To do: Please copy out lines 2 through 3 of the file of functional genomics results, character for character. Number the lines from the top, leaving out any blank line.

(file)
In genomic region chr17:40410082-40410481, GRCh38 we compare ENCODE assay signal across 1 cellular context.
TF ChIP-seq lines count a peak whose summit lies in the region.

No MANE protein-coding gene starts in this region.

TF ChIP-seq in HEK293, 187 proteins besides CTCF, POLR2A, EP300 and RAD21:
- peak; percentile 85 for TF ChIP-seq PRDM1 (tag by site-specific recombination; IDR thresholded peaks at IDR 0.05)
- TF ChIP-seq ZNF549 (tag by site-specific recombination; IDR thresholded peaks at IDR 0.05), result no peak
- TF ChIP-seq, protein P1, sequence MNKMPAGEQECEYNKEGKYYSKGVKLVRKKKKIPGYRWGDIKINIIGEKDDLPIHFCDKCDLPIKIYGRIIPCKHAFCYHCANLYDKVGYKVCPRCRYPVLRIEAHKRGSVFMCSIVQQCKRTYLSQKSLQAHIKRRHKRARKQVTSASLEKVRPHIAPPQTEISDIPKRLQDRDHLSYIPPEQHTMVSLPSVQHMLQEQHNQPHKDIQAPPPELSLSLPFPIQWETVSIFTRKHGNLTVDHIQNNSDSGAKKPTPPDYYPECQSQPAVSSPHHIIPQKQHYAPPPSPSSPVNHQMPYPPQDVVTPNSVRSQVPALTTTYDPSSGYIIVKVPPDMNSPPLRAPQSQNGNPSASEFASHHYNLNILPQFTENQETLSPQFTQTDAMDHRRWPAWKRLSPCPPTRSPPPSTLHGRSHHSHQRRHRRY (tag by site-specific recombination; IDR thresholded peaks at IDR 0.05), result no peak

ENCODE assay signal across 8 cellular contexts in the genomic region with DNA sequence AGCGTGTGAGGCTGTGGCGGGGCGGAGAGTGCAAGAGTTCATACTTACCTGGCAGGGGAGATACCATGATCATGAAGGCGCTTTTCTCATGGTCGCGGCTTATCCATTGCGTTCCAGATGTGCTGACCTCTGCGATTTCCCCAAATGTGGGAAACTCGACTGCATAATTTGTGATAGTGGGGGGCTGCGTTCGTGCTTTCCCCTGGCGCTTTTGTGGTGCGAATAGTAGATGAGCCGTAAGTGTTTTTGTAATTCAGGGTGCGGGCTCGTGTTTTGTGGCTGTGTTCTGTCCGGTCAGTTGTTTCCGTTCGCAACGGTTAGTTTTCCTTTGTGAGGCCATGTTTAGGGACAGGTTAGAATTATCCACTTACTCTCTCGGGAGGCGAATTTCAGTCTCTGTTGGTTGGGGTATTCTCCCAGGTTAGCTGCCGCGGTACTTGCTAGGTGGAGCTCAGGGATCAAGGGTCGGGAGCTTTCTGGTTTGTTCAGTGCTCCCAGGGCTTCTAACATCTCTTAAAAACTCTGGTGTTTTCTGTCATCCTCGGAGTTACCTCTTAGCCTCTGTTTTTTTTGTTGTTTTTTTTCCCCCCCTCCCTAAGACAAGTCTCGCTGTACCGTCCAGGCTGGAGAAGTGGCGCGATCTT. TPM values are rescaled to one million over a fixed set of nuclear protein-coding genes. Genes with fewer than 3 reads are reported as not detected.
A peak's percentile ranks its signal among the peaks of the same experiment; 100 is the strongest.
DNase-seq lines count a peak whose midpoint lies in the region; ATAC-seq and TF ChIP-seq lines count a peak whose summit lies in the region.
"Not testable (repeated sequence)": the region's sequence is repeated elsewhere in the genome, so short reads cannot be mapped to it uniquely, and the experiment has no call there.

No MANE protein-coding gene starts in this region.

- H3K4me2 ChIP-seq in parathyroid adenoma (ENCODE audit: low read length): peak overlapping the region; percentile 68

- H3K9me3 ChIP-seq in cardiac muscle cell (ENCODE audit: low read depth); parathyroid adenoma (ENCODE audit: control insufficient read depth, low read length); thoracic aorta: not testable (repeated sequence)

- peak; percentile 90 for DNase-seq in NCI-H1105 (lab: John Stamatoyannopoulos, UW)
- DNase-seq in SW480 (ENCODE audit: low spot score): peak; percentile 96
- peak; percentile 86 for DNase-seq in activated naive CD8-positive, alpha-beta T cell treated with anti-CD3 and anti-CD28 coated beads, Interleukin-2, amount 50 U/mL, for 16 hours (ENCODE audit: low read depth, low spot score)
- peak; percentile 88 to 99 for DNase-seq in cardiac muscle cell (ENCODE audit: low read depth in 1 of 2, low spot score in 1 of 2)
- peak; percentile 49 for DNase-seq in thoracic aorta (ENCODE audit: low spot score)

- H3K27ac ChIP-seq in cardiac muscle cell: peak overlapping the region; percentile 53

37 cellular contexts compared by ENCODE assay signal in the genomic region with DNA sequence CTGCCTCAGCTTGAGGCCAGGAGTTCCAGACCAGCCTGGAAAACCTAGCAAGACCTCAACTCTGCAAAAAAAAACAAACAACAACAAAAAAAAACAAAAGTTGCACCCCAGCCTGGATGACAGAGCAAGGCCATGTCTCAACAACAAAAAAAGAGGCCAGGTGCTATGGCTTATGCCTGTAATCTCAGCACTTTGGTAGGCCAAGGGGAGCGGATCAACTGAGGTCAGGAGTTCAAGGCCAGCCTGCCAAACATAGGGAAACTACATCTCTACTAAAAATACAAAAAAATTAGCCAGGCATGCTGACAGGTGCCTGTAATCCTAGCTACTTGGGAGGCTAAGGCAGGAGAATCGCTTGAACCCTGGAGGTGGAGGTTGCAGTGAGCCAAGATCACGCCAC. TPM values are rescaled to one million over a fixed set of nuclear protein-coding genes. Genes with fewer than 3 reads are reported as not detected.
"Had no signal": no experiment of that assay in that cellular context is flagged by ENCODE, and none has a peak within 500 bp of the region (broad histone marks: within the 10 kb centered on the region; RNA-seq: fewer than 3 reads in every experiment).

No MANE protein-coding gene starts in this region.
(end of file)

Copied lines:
TF ChIP-seq lines count a peak whose summit lies in the region.

No MANE protein-coding gene starts in this region.